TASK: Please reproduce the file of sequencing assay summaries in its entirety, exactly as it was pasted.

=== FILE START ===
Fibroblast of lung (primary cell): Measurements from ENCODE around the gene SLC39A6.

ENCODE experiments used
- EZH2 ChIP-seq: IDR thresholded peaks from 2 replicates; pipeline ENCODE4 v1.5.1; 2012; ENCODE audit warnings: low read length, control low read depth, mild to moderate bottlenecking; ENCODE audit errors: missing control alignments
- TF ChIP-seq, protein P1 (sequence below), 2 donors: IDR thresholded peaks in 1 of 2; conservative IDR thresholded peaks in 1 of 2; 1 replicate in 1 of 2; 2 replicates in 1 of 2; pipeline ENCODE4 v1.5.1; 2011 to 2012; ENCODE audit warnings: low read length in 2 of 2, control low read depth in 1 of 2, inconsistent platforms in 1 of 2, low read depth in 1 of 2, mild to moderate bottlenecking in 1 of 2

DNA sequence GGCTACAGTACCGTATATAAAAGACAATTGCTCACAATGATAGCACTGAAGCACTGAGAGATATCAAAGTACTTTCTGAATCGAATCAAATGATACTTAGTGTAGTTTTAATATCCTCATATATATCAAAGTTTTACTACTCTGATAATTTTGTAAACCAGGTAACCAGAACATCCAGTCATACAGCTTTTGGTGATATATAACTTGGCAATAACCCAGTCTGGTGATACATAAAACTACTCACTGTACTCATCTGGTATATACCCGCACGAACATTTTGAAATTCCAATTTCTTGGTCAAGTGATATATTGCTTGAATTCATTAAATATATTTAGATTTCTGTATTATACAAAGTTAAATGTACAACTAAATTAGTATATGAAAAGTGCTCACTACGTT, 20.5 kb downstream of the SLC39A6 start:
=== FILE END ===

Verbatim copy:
Fibroblast of lung (primary cell): Measurements from ENCODE around the gene SLC39A6.

ENCODE experiments used
- EZH2 ChIP-seq: IDR thresholded peaks from 2 replicates; pipeline ENCODE4 v1.5.1; 2012; ENCODE audit warnings: low read length, control low read depth, mild to moderate bottlenecking; ENCODE audit errors: missing control alignments
- TF ChIP-seq, protein P1 (sequence below), 2 donors: IDR thresholded peaks in 1 of 2; conservative IDR thresholded peaks in 1 of 2; 1 replicate in 1 of 2; 2 replicates in 1 of 2; pipeline ENCODE4 v1.5.1; 2011 to 2012; ENCODE audit warnings: low read length in 2 of 2, control low read depth in 1 of 2, inconsistent platforms in 1 of 2, low read depth in 1 of 2, mild to moderate bottlenecking in 1 of 2

DNA sequence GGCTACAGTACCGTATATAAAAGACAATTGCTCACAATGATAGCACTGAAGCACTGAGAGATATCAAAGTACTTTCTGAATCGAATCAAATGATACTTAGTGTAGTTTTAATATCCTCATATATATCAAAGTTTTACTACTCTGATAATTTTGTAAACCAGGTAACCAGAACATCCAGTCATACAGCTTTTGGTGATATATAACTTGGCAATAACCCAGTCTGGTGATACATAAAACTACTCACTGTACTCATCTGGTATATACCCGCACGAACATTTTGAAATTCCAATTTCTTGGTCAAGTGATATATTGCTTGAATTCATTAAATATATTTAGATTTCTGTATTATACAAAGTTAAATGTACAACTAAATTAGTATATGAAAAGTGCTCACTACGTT, 20.5 kb downstream of the SLC39A6 start: